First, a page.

Opening Plenary at Day One of #ReformConf15 in Washington DC
We’re at the lunch break of Day One of the International Drug Policy Reform Conference in Washington, DC. This is the largest gathering the Drug Policy Alliance has ever held, with over 1,400 attendees from 71 countries.
Our day began with our emcee, DPA’s asha bandele, greeting the crowd with an almost evangelical tone. asha let us know “Brooklyn is the house,” which elicited call backs from the other New York activists in the audience.
Senator Cory Booker from New Jersey addressed us first, via a pre-recorded video message. He detailed the work being done through his CARERS Act and other federal legislation to roll back the war on drugs, which Booker describes accurately as “a war on people”. He closed by reminding us of the old African proverb, “If you want to go fast, go alone, if you want to go far, go together.”
Next, my congressman, Earl Blumenauer, addressed the audience. He discussed being a freshman state legislator when Oregon decriminalized marijuana in 2015. “You are here at a fascinating time in our nation’s capital,” Rep. Blumenauer said, “you at are a time when a wave is building and the train is leaving the station.”
Then Rep. Hakeem Jeffries from Brooklyn took to the stage. “We’ve got the largest incarceration rate in the world and it is time to end our failed war on drugs,” Rep. Jeffries announced to a cascade of cheers. “Abraham Lincoln about 150 years ago once asked the question, ‘how do we create a more perfect union?’ … We’ve come a long way, but we still have a long way to go.” He recalled the legacy of Harriet Tubman, who when told she was a hero for helping free over 200 black slaves, said, “’I could’ve freed more if they only knew that they were slaves.’ Sometimes what holds us back is self-doubt.”
asha then welcomed to the stage Jim and Stephanie, two of the lead organizers for the Reform Conference for the announcement that the next conference will be held in Atlanta, Georgia, on October 11-14, 2017.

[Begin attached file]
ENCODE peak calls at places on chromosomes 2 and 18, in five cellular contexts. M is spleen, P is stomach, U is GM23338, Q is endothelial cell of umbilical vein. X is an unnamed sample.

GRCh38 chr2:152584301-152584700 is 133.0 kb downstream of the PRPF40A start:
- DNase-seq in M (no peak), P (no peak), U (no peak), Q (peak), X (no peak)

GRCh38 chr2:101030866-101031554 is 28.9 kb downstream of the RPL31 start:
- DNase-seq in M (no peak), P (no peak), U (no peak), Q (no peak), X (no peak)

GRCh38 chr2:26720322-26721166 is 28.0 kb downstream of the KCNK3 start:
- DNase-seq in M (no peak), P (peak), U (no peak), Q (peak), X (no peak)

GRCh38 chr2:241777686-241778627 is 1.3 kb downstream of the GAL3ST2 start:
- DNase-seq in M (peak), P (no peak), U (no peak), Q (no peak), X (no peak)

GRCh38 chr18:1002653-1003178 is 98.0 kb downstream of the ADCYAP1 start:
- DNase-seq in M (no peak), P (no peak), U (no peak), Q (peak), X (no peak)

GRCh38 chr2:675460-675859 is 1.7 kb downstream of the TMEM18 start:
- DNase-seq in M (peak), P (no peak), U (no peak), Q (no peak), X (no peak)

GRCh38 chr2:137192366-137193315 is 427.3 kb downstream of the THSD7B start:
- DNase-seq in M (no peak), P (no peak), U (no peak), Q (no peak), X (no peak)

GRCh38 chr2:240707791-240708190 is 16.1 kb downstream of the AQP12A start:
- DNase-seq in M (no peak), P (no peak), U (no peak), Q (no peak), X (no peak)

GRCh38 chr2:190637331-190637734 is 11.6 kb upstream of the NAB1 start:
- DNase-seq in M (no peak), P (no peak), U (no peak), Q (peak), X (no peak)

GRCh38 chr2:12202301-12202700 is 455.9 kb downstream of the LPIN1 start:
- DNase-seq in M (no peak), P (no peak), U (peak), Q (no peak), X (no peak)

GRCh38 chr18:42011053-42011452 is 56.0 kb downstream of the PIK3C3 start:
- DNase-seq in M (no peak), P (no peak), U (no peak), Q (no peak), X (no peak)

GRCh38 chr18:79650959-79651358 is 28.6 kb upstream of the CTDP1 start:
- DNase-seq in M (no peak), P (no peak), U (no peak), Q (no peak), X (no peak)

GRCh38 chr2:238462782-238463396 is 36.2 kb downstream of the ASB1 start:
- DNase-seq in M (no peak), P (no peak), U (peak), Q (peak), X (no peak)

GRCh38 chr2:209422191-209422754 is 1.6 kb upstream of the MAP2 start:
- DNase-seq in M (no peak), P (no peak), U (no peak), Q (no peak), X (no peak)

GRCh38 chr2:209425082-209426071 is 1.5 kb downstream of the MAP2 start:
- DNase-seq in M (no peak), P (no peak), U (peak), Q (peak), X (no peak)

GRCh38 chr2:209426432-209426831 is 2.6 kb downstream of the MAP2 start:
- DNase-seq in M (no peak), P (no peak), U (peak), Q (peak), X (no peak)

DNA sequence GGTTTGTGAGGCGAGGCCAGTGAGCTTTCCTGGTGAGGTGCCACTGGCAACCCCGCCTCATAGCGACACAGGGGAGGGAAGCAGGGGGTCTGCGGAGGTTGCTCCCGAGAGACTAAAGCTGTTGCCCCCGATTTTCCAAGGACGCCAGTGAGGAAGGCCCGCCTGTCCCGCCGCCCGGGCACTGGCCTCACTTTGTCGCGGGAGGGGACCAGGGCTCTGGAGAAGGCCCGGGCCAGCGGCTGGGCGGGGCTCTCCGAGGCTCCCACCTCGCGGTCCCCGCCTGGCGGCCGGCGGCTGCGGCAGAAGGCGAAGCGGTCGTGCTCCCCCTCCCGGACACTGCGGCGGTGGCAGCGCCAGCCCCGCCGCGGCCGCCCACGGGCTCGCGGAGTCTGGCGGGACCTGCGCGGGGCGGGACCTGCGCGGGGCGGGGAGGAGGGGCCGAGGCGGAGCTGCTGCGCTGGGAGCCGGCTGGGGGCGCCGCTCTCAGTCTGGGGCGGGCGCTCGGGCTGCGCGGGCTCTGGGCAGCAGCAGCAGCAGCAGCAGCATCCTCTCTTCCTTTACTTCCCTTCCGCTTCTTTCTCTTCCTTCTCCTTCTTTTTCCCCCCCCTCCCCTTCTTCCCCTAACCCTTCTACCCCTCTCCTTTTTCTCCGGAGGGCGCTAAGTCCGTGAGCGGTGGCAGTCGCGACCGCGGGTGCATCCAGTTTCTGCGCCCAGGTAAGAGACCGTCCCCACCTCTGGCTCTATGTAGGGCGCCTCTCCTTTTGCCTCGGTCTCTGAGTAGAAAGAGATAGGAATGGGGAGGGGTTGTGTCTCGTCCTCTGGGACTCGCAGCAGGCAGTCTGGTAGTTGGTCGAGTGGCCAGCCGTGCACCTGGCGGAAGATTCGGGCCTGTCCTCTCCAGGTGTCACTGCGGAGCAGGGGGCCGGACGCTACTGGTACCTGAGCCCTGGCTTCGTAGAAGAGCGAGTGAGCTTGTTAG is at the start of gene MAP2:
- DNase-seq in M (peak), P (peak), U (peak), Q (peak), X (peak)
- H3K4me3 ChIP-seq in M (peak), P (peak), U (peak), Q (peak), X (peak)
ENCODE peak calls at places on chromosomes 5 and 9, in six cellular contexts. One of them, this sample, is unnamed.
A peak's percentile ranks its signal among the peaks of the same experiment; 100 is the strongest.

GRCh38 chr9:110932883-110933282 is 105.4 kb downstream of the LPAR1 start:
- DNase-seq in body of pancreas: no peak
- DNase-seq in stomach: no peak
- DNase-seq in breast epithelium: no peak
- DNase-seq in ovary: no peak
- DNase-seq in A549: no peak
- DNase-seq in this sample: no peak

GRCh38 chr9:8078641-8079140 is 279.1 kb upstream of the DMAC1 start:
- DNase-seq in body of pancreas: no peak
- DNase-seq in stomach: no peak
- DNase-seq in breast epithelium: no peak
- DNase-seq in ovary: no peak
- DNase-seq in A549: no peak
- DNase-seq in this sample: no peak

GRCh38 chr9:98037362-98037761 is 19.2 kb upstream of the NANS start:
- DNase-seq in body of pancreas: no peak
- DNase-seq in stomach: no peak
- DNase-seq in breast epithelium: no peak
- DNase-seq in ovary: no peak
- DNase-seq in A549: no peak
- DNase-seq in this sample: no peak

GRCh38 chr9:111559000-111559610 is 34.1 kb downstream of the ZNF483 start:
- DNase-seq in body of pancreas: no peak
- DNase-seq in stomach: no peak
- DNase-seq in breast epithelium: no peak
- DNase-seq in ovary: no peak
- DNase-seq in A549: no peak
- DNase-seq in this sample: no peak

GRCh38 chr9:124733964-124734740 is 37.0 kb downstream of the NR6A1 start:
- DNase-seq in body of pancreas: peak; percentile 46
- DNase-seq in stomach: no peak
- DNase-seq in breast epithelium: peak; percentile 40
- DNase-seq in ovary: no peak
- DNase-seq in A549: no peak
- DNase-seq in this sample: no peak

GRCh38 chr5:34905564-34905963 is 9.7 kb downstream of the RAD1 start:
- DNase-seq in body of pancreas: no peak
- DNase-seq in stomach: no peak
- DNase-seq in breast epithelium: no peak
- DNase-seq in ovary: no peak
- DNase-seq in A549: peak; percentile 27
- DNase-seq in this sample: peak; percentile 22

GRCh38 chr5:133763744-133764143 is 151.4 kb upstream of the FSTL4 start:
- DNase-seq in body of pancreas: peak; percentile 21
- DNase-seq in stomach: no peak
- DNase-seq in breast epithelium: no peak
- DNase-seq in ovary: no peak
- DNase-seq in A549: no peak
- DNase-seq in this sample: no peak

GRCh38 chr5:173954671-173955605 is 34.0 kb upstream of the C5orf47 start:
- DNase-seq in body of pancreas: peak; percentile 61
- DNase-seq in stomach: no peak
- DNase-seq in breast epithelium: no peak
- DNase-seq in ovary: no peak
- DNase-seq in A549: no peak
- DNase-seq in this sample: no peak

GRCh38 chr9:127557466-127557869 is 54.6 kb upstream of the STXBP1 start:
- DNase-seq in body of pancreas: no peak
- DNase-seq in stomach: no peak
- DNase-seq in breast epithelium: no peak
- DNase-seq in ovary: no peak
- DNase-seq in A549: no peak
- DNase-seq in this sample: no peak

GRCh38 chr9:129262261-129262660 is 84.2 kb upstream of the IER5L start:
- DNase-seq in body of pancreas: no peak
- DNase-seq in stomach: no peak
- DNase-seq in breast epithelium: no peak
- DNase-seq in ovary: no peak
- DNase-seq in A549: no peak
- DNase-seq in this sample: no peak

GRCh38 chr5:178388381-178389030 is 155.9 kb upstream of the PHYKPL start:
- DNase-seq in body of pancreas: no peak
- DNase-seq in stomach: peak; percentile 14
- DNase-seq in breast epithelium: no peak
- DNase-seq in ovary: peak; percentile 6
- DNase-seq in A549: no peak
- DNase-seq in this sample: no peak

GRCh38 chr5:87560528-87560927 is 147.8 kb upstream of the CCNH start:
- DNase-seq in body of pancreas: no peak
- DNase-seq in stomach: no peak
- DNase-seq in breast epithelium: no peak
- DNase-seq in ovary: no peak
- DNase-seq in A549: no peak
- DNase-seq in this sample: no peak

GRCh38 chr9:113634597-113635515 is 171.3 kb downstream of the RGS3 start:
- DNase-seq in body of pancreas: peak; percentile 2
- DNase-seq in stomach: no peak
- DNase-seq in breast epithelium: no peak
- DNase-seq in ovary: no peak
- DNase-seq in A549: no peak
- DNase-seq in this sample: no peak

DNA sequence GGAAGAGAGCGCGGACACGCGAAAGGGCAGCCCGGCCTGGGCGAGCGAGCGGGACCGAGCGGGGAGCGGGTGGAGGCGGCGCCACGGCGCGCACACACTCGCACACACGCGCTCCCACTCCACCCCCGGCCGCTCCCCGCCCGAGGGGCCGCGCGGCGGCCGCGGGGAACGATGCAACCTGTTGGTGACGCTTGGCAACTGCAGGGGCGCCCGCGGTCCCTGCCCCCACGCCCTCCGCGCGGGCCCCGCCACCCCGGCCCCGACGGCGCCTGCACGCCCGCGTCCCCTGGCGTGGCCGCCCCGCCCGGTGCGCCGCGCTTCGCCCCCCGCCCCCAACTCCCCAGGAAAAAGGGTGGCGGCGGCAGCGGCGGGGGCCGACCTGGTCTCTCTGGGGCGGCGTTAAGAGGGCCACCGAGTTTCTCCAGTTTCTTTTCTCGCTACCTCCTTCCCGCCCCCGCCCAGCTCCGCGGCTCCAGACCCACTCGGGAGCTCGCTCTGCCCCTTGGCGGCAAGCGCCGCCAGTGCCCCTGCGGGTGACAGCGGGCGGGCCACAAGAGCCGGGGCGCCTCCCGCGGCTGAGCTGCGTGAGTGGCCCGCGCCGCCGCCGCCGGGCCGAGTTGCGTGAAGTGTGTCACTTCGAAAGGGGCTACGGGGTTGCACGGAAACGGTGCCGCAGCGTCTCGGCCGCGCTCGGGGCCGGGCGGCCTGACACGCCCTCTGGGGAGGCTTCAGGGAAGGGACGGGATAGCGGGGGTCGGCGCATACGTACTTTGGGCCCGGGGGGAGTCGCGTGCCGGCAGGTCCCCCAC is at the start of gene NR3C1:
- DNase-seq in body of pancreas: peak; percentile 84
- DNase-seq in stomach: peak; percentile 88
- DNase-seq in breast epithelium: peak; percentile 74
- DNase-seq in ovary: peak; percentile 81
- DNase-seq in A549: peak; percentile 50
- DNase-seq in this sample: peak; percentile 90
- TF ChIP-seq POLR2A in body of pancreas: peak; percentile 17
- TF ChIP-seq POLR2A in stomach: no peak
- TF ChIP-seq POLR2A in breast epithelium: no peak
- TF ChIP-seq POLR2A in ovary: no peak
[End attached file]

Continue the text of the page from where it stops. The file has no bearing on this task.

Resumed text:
We then got to here from Kemba Smith, an African-American woman who had been sentenced to over 24 years in prison for being a pawn in a conspiracy conviction meant to take down her then-boyfriend, a crack dealer. “I thought like some of the other college girls that what he did was his business and I was just going to school,” she explained. “The government stated that I never handled, sold, or used the drugs in the case, in the hopes by having me in custody they could eventually get to him.”
She talked about how she had turned herself in while seven months pregnant, with the promise she’d be able to give birth outside the prison. “They lied,” she told us, “and five minutes after I gave birth to my son my leg had to be shackled back to the bed.” President Clinton had commuted her sentence following journalistic attention to her case from Emerge Magazine and the NAACP Legal Defense taking up her case pro bono. She also talked about her “survivor’s guilt” of knowing so many other women just like her are still locked up.
Kemba introduced Jason Hernandez, another prisoner who was granted clemency, but by President Obama. “Of the 89 people who’ve been granted clemency by President Obama, only ten percent have been Latinos,” Jason stated. “And of them ten percent, not one was a female.” Jason lamented the lack of attention the Hispanic community pays to ending the drug war, which he calls “a war on minorities” to applause from the crowd. About the clemency stat he cites, Jason tells us “Nobody’s fighting for us, not even our own people.”
“There’s nothing that can describe what I felt on that day of clemency,” Jason continued. “But the one feeling I will never forget is that I had to return back to my cell and look at my friends who were still serving life without parole, and to tell them that I was going home. It was one of the hardest things I’ve ever had to do. And though they were grateful and happy for me, and told me ‘don’t worry about it,’ that one day, they would get their chance. In the back of my mind I knew that the percentages were that they were going to die right there in that cell that I was standing in with them.”
The plenary concluded with the always captivating Ethan Nadelmann, the executive director of Drug Policy Alliance. Ethan exhorted the younger activists in the crowd to learn their history and discussed the era of McCarthyism from the 1950s. “The worst part about it is that the people went along,” said Ethan. “Even in the 1960s when people began to repudiate that history of McCarthyism, there was some lacking of accountability. There was some failure to call it to account and come failure to ensure that future generations knew about McCarthyism.”
Ethan also lamented, somewhat, the success of the marijuana legalization movement and how that’s brought in moneyed interests with no knowledge of reform history or best practices. “Oh my god,” he moaned, “those guys in Ohio, if you’d have won it, it would’ve lit up American politics and if you’d have won it, oh my god. A constitutionally mandated oligopoly for an agricultural product that every American should be free to grow, I don’t know…” he trailed off, drowned by the raucous cheers and applause from the crowd.